9. Quinoky macrumors regular

    Quinoky

    Joined:
    Sep 18, 2011
    Location:
    Groningen, Netherlands
    #9
    Ah, I did research on the difference between i5 and i7 a long time ago and everywhere it said the i5 did not support HyperThreading. I wasn't aware that it was different for mobile chipsets, apologies.
     
  10. AnonMac50 macrumors 65816

    Joined:
    Mar 24, 2010
    #10
    I thought the i3-350M has HyperThreading.
     
  11. derbothaus macrumors 601

    derbothaus

    Joined:
    Jul 17, 2010
    #11
    The dual core mobile i5's support HT. The Quad Core i5's do not. All support Turbo boost up-clocking.
     
  12. eternalife macrumors regular

    Joined:
    Jul 21, 2011
    #12
    Based on your stated need there isn't a computer on the market that wouldn't meet your needs. Most computers these days are extreme overkill for the typical user. However, if your are into gaming, heavy video'ing or photoshop post processing, etc. the decision gets harder.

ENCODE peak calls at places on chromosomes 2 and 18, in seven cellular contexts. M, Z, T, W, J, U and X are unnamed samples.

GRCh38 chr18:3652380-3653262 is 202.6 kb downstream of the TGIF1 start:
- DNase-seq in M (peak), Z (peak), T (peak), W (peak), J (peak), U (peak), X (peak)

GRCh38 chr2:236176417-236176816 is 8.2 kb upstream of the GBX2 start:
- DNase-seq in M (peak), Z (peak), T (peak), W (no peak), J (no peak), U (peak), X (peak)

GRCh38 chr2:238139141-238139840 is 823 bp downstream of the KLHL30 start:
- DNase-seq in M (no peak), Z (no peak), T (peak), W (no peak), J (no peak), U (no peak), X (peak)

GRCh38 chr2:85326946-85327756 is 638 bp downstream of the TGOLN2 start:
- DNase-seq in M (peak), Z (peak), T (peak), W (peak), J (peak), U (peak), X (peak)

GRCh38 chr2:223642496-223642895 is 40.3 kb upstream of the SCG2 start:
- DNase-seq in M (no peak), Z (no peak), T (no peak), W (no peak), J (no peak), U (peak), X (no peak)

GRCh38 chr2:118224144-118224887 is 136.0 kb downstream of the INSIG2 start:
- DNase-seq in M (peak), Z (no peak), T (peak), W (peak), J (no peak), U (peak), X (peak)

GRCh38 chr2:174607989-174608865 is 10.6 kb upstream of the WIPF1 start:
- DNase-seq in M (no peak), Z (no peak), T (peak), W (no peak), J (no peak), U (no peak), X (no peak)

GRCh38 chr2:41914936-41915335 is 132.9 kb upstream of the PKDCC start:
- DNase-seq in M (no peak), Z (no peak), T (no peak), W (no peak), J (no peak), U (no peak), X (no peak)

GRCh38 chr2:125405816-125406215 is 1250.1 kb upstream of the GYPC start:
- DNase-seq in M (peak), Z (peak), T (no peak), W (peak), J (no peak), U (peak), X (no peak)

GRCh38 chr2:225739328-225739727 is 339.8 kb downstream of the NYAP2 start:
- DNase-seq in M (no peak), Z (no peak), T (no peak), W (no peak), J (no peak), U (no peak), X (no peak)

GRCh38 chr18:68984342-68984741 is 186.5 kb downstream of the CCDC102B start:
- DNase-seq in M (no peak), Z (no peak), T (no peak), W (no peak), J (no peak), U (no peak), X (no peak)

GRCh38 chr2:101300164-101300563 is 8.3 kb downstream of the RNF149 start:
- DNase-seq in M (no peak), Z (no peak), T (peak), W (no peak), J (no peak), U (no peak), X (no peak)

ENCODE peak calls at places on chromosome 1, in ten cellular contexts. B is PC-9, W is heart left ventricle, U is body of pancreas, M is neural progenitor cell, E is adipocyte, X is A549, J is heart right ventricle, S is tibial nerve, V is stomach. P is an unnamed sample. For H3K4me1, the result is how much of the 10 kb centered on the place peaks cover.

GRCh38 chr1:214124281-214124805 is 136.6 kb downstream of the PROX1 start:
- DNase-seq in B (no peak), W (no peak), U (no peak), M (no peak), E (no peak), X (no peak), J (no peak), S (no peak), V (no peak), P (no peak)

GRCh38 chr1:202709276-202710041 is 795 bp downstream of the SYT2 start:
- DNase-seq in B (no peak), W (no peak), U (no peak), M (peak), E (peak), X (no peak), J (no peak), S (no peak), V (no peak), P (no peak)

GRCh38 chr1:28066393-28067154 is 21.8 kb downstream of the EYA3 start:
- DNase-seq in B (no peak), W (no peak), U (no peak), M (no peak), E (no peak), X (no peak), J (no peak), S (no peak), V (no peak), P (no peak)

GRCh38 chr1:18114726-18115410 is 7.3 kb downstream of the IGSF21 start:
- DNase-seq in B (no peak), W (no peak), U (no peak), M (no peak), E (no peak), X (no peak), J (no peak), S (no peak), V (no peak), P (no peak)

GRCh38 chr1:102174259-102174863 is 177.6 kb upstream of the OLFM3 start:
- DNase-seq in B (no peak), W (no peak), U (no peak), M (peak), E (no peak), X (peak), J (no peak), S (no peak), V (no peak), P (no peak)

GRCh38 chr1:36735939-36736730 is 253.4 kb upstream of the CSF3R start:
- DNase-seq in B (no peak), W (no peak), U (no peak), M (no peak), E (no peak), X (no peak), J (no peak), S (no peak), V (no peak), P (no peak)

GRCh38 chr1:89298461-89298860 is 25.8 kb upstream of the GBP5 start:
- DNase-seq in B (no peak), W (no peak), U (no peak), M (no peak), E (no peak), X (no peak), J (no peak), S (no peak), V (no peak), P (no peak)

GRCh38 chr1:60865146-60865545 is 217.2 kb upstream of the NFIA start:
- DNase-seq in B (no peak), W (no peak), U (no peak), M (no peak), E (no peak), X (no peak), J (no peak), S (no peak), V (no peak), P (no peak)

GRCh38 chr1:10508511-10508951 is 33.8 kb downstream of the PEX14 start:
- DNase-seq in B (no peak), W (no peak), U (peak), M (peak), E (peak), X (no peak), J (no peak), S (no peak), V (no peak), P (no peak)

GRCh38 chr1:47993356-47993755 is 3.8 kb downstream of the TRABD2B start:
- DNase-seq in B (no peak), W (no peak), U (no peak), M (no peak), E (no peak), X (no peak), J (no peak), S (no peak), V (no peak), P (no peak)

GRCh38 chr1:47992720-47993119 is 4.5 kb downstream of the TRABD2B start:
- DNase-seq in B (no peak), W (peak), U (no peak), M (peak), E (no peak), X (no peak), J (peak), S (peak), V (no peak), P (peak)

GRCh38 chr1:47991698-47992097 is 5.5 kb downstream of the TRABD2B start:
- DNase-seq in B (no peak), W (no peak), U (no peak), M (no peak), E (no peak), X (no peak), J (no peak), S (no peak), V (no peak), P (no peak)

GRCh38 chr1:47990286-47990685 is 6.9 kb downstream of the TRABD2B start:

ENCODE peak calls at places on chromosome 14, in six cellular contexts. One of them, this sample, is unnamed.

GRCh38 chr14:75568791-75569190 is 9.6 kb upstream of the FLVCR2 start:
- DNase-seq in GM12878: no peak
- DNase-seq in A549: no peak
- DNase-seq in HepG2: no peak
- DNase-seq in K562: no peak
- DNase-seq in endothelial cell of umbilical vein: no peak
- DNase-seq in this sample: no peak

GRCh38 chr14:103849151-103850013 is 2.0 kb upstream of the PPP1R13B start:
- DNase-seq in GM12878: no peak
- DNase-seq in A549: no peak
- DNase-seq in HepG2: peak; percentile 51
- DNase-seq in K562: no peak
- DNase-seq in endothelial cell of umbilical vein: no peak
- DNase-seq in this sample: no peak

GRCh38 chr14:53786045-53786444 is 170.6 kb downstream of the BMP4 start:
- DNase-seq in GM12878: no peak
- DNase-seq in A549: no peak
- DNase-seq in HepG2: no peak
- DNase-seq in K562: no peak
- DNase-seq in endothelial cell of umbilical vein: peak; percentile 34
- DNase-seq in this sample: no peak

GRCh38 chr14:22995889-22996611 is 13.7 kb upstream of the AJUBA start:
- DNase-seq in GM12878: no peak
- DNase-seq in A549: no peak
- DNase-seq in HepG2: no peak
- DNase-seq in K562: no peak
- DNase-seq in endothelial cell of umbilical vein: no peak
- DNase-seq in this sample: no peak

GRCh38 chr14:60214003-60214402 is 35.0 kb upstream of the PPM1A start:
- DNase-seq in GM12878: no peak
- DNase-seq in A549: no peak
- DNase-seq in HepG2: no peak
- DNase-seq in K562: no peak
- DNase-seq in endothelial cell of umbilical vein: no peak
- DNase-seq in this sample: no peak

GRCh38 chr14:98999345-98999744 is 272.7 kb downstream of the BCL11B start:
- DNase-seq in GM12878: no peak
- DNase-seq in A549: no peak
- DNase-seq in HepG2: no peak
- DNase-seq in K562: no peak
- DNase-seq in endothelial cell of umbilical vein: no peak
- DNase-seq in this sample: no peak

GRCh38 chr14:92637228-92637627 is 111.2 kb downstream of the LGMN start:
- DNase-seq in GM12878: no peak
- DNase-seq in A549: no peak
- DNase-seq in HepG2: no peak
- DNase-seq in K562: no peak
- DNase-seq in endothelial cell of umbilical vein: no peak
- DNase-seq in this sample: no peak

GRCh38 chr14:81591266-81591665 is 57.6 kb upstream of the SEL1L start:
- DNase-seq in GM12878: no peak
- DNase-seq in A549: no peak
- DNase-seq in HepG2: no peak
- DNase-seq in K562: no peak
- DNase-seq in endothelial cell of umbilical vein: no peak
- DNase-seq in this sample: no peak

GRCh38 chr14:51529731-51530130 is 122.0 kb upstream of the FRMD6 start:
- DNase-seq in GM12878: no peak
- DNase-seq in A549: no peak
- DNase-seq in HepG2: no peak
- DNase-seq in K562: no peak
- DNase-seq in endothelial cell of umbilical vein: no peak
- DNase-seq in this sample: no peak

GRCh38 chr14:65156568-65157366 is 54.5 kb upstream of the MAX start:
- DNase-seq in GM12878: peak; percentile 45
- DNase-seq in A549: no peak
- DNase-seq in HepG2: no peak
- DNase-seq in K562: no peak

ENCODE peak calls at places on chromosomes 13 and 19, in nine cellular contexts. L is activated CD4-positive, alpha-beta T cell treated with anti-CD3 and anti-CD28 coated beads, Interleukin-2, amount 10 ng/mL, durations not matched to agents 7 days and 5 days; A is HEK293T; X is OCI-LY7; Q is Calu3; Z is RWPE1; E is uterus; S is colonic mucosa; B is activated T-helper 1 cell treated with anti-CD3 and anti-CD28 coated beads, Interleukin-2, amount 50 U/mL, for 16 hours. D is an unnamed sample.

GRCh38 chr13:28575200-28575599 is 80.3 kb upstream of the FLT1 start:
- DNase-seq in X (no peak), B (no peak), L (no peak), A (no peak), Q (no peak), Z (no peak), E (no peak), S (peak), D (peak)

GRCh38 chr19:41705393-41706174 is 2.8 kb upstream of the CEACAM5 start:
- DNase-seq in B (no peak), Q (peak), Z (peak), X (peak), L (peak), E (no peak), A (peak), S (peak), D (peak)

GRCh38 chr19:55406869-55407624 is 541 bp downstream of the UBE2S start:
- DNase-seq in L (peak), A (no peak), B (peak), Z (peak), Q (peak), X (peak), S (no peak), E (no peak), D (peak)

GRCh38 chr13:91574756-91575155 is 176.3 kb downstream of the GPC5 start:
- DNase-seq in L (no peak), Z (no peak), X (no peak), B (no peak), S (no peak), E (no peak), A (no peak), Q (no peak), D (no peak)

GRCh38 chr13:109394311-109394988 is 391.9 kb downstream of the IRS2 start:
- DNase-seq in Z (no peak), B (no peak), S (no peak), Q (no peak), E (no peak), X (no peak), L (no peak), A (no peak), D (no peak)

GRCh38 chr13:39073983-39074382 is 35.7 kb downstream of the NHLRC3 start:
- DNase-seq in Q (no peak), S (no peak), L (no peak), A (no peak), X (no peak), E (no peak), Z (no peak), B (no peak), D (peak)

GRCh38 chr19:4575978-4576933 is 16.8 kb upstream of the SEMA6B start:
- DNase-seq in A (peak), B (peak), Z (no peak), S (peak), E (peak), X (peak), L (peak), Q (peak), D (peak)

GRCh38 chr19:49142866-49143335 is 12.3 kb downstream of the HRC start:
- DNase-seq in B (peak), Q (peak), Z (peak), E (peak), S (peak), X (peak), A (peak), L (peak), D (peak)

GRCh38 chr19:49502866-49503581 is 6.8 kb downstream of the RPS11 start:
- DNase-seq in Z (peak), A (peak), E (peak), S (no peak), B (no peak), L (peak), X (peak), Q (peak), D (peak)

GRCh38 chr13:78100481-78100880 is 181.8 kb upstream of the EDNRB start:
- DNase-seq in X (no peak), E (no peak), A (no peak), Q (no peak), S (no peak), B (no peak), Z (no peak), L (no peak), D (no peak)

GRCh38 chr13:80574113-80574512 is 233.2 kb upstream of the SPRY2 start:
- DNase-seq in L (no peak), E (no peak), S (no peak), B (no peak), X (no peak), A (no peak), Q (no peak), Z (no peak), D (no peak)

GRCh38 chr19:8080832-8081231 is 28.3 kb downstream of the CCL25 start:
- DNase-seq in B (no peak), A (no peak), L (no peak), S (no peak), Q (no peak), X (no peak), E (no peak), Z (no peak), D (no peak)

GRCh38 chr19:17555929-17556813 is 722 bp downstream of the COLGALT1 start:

In terms of the i5 and i7 there is very little user perceivable difference in performance. Based on your demand the i5 will grow with you for several years. The software landscape doesn't change that much over three or so years. The problem is we do. What you are happy with today you won't be happy with 3 years from now because you will 'feel' like it is slow (even though nothing has changed with your hardware). You will one day work on a machine that is new and that will be much faster than yours and all of the sudden your machine will seem slow when in reality it has been fine all along.

    Of course this is all relevant to your stated need. As your demand grows hardware becomes more important.
     
  13. grahamnp macrumors 6502a

    Joined:
    Jun 4, 2008
    #13
    Going with the CPU now means your laptop lasts longer without being performance limited by the CPU but the i7 isn't that much better than the i5 if you're not doing anything hardware intensive and you've suggested that you aren't.

    The i7 is a more powerful CPU so it will get hotter but given the same task, it shouldn't be much hotter than the i5, possibly cooler. Think of this way, an open doc would use 10% of a lesser CPU but only 5% of the more powerful one. Running at its limit, the i7 will be hotter but it also gets more done.

    If the next update brings a mild clock speed improvement, then no, it won't be much of a change for you.
     
  14. dusk007 macrumors 68040

    dusk007

    Joined:
    Dec 5, 2009
    #14
    True actually no mobile CPU doesn't support HT. i3's only miss TurboBoost.